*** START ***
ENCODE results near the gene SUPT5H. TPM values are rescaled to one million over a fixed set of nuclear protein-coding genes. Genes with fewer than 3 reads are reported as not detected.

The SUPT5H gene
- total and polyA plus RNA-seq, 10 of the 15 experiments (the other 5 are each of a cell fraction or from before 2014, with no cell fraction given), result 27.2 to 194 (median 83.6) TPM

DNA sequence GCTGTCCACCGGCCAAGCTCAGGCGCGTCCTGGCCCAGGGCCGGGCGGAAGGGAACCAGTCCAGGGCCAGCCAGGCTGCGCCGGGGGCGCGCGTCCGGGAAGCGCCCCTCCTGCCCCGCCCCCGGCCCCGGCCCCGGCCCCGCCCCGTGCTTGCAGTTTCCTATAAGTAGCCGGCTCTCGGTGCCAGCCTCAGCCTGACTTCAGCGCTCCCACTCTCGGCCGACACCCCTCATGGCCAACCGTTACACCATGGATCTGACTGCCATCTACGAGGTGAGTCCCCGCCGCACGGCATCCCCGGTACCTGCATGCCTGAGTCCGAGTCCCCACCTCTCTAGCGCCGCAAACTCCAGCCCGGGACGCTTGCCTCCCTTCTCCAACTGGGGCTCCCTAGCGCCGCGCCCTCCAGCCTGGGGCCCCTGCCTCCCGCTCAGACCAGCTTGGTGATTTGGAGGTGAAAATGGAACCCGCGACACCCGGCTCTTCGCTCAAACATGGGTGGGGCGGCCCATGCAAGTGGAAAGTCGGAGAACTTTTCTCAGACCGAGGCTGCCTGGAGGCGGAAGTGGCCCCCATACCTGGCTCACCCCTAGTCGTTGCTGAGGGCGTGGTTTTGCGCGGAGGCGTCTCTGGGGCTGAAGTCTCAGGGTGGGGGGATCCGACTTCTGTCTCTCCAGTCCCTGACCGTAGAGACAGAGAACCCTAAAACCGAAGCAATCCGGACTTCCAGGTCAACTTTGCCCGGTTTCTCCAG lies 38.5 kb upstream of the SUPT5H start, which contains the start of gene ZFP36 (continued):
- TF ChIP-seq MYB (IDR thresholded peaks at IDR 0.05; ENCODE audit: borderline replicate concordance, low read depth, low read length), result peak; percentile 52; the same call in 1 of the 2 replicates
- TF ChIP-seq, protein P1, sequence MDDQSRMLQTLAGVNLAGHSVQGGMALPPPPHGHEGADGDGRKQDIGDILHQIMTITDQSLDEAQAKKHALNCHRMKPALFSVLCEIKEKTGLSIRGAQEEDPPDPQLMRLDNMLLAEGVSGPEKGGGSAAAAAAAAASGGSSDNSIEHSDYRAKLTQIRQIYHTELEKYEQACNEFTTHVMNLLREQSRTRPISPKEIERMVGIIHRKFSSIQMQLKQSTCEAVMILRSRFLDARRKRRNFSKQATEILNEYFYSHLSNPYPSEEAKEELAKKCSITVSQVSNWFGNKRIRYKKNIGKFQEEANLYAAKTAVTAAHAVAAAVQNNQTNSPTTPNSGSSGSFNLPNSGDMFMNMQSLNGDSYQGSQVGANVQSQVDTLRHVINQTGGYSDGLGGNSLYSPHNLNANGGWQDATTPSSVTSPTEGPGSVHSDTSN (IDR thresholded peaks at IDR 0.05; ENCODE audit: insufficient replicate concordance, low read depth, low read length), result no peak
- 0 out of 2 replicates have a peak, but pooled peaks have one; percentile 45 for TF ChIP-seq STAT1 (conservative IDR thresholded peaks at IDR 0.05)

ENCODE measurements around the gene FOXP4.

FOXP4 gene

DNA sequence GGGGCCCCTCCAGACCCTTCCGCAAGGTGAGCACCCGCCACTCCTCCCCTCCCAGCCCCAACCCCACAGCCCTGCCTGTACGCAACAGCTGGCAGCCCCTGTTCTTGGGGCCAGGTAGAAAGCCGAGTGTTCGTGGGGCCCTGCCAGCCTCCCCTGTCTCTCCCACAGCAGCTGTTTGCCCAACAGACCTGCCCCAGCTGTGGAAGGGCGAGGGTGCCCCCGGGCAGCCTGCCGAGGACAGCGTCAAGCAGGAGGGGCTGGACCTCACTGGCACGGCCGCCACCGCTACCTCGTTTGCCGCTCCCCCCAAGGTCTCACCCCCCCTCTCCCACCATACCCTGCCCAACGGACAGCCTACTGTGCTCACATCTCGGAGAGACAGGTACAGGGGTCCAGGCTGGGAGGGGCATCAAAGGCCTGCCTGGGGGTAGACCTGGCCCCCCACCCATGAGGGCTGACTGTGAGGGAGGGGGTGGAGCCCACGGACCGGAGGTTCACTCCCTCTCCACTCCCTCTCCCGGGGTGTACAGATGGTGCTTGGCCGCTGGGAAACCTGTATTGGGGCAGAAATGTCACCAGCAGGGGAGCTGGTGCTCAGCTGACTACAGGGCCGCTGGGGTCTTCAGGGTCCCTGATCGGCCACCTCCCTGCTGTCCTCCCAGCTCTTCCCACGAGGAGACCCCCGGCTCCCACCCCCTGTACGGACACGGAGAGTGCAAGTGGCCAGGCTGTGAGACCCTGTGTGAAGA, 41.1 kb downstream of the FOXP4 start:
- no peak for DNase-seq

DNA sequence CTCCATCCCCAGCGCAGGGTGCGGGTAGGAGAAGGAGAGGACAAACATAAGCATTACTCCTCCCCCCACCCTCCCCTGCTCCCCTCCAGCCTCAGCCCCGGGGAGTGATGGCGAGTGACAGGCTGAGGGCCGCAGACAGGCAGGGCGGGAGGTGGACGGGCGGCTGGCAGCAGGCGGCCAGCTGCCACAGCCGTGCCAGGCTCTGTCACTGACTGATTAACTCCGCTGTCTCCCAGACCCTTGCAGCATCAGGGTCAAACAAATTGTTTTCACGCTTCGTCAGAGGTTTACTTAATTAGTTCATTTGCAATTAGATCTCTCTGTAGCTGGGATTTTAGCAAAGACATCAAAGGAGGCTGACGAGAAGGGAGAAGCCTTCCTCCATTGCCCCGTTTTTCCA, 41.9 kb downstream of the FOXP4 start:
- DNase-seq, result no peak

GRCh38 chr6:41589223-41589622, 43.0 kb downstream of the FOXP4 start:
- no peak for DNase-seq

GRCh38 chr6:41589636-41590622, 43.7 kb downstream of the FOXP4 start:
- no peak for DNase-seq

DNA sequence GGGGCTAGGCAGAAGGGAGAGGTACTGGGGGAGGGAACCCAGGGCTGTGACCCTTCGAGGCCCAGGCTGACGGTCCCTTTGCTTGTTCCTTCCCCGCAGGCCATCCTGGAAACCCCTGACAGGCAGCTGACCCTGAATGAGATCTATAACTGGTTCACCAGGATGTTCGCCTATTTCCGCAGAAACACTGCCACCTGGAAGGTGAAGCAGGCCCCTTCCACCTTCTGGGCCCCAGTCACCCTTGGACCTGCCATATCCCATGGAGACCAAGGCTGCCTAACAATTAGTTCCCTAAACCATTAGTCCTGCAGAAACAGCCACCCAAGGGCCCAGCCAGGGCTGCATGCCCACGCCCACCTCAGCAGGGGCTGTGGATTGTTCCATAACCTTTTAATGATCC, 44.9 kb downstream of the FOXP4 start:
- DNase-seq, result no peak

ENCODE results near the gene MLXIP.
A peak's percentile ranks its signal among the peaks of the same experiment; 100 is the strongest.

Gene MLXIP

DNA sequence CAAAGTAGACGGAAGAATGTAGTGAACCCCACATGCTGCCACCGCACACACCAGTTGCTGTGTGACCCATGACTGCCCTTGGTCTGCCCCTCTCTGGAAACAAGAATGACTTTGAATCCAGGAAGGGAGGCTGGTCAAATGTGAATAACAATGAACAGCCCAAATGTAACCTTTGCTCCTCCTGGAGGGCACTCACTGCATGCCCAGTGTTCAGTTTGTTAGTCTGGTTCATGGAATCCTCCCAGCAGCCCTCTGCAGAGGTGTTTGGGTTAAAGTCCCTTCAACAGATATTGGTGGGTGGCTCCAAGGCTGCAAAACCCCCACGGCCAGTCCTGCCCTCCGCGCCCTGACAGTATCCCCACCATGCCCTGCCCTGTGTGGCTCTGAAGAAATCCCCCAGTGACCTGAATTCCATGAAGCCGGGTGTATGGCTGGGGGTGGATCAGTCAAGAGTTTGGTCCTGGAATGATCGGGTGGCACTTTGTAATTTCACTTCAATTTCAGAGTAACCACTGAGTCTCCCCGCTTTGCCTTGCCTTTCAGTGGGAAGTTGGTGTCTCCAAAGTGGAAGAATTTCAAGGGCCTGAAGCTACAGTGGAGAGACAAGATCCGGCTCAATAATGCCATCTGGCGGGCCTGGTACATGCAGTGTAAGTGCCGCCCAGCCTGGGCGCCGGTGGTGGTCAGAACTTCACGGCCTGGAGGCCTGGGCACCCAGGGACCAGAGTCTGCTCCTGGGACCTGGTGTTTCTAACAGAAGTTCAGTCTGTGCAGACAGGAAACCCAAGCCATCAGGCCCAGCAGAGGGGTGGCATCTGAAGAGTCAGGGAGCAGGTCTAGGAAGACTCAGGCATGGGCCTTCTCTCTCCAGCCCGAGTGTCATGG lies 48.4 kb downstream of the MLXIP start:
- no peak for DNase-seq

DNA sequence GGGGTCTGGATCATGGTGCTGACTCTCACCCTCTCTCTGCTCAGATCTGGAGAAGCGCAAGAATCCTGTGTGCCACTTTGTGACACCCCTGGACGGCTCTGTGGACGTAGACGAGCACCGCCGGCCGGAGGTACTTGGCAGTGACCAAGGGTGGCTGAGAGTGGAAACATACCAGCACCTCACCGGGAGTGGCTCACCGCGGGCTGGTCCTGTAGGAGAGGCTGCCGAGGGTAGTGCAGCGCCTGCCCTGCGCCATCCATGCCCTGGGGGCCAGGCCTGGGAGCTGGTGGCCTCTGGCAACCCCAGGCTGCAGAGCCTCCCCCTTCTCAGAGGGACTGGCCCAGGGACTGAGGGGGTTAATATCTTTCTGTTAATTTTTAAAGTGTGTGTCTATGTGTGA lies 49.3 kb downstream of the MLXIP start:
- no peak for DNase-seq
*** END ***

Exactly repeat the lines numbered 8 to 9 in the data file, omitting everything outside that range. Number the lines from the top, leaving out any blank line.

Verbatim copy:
ENCODE measurements around the gene FOXP4.

FOXP4 gene